The initial info of this norcim page comes as a result of several emails about simple PPM (pulse position modulation) radio control systems. The following notes show typical traditional ‘non-dedicated’ IC circuitry. There have been several ‘dedicated’ transmitter encoder and decoder ICs over recent years, but these have become obsolete with the introduction of computer-based transmitters. The following circuitry is based on readily available, low cost, electronic components.
A (VERY) BRIEF HISTORY OF MODEL RADIO CONTROL SYSTEMS.
This encoder circuit is capable of generating proportional controls for up to eight servos and is voltage stable from below 5 volts to over 10 volts. Current consumption is miserly at less than 2 milliamps! The joystick control pots work with the wipers at centre position so ‘servo reverse’ can be achieved via a reversible three-pin plug from the pots. The free running transistor multivibrator is used to clock a Cmos 4017 counter chip. As it does this, the outputs of the 4017, sequentially, inject an additional timing component (via T1 to T4) to just one half of the multivib. The result is a sequence of modulation pulses (of up to eight channels). The space between each individual pulse is variable from 1 to 2 milliseconds via the position of the control pots. (note that only the centre 60 degrees of the track is used to achieve this to suit typical joysticks). After all the control channels have been generated, Q0 via TS, produces a long 8millisecond space (to let the ‘receiver decoder’ reset) before the next train of control pulses. This suits all radio control servos. The circuit is drawn for four-servo operation but further control pots can be added to the available 4017 outputs. The small ‘diode pump’ circuits T1 to T4, which accompany each control pot are shown in the small diagram. The diodes are 1N4148s. C1 is 47n 5% for T1 to T8. The 8 millisecond space is produced by TS which is the same circuit but C1 is u15 value. R11 presets all servos to centre. R10 presets the throw of all servos. (note that R10 and R11 are interactive so some juggling of the two is necessary).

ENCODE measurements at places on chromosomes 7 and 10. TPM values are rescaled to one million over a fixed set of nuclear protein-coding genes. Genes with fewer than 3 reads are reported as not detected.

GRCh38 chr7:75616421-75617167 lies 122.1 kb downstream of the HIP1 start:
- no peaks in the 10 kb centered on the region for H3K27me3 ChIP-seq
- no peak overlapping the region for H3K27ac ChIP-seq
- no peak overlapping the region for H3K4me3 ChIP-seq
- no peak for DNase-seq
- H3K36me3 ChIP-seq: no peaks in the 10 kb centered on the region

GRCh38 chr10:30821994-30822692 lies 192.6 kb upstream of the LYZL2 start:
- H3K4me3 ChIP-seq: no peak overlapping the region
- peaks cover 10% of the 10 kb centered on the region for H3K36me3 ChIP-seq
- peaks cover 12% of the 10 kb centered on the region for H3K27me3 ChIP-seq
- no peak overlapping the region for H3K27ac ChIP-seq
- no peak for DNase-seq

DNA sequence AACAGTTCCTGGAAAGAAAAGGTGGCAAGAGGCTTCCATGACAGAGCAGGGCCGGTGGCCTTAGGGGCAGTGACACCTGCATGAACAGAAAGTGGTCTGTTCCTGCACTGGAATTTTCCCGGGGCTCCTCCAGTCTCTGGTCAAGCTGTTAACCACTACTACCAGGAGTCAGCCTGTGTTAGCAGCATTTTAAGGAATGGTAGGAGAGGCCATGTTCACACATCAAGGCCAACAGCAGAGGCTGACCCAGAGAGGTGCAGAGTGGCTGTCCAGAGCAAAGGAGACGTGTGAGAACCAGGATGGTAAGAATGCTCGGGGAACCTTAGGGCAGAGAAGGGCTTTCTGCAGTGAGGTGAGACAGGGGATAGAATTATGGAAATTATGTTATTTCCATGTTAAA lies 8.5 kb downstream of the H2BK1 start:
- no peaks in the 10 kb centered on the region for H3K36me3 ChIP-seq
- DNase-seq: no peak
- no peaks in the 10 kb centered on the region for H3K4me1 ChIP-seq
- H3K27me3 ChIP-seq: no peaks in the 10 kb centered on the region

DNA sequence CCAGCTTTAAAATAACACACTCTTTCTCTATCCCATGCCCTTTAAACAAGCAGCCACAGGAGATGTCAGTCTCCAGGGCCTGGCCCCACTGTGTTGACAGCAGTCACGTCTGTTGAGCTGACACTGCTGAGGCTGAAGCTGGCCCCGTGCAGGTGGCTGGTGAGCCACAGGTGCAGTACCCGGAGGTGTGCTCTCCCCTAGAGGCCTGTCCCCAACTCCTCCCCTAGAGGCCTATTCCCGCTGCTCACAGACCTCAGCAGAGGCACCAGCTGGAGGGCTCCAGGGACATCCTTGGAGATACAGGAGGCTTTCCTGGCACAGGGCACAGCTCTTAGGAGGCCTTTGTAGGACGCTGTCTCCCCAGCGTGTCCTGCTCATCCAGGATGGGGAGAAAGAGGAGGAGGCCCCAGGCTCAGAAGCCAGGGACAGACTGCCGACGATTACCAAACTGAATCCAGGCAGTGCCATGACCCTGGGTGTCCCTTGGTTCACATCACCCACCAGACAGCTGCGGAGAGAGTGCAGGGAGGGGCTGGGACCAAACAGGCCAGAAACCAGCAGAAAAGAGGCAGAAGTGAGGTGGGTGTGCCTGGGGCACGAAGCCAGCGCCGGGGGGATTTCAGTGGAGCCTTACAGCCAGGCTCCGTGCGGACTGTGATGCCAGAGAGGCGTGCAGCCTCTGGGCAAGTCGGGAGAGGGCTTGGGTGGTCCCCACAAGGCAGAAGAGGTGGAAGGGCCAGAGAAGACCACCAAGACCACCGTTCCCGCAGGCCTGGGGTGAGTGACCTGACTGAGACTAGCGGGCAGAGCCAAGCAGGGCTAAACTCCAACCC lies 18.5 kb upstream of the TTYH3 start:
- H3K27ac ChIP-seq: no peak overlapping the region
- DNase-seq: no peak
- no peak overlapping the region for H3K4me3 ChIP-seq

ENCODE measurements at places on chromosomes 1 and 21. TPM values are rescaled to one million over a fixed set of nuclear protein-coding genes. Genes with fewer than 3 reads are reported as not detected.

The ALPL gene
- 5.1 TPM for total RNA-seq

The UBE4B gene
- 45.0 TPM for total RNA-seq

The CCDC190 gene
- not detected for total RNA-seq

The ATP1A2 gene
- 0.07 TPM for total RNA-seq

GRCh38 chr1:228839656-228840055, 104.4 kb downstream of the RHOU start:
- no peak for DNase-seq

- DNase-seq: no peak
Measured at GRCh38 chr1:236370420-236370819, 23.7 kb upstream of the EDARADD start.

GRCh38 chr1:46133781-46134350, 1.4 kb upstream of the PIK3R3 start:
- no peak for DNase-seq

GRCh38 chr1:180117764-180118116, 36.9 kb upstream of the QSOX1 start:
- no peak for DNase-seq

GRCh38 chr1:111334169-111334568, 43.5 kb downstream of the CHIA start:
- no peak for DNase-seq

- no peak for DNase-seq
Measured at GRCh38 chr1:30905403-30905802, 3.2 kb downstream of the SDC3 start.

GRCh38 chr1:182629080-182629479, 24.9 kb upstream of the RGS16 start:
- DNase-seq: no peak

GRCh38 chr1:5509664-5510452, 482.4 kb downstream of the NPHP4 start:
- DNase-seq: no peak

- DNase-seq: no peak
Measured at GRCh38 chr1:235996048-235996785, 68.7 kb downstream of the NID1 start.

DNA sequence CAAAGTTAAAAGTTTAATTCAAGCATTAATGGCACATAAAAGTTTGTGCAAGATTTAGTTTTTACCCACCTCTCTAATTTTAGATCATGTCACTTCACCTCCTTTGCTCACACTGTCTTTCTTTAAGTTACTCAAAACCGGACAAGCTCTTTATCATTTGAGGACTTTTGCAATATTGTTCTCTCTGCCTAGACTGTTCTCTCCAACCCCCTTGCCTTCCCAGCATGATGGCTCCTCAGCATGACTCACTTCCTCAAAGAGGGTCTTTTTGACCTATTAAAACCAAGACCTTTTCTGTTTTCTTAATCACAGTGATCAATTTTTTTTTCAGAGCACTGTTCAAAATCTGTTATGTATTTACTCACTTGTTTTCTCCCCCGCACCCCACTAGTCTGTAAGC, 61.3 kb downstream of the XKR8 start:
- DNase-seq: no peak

This encoder circuit was designed